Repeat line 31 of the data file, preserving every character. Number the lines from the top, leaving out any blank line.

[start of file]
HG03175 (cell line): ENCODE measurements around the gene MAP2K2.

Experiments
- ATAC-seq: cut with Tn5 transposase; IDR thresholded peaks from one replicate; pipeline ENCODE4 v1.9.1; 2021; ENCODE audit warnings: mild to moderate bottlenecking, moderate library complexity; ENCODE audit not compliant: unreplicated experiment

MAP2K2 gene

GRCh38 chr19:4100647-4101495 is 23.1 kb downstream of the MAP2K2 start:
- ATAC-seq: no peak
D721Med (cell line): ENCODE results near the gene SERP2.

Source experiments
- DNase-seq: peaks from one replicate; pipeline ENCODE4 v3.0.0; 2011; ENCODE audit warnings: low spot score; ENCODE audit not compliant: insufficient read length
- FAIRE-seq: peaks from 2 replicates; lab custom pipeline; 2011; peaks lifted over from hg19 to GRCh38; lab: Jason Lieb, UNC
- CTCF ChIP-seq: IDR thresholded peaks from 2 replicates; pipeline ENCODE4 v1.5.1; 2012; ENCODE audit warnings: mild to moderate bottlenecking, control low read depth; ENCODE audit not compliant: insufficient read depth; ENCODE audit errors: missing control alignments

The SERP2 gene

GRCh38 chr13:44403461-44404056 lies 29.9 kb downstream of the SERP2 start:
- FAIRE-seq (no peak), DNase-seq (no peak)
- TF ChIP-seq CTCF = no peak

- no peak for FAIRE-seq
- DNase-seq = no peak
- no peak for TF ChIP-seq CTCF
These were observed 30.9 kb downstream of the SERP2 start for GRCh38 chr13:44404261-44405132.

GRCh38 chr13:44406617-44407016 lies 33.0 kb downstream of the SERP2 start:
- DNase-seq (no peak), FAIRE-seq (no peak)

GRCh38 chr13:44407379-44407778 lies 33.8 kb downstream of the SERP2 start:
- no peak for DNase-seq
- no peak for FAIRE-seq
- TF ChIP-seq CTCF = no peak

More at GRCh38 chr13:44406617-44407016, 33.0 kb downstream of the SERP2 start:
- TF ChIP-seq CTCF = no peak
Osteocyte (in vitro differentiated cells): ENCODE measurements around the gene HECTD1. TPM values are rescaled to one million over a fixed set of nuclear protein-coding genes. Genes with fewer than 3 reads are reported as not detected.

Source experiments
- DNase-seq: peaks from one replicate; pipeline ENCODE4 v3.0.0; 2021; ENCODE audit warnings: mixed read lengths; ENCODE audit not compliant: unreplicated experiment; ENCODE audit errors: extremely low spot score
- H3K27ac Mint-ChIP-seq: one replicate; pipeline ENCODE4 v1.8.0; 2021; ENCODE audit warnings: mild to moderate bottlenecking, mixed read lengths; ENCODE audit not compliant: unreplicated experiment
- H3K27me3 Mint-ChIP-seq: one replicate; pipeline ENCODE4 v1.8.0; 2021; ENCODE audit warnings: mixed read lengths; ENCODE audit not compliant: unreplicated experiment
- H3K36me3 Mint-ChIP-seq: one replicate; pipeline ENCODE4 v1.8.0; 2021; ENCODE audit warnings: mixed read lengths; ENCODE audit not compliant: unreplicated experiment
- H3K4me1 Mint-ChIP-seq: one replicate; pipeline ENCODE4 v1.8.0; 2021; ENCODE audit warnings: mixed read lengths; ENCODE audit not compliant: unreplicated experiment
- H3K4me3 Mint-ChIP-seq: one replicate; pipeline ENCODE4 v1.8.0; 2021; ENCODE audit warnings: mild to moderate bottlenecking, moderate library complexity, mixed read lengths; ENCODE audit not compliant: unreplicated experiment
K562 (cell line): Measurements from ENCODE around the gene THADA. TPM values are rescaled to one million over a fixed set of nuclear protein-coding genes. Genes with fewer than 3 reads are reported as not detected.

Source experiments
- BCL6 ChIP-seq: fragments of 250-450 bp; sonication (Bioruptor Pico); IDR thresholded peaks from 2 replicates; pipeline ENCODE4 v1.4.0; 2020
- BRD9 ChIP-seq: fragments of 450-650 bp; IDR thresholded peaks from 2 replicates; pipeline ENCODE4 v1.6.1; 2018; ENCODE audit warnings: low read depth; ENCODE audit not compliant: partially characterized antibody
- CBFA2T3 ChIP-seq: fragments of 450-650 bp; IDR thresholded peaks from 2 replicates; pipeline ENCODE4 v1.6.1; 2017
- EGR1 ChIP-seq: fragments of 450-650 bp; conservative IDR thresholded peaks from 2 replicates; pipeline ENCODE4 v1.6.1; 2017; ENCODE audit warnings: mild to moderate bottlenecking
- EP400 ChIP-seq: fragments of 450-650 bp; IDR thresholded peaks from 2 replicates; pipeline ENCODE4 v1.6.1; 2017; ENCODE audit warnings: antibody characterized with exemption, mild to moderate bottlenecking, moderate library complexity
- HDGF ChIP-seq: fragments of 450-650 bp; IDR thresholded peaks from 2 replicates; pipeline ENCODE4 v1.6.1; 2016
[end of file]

- H3K27ac Mint-ChIP-seq: one replicate; pipeline ENCODE4 v1.8.0; 2021; ENCODE audit warnings: mild to moderate bottlenecking, mixed read lengths; ENCODE audit not compliant: unreplicated experiment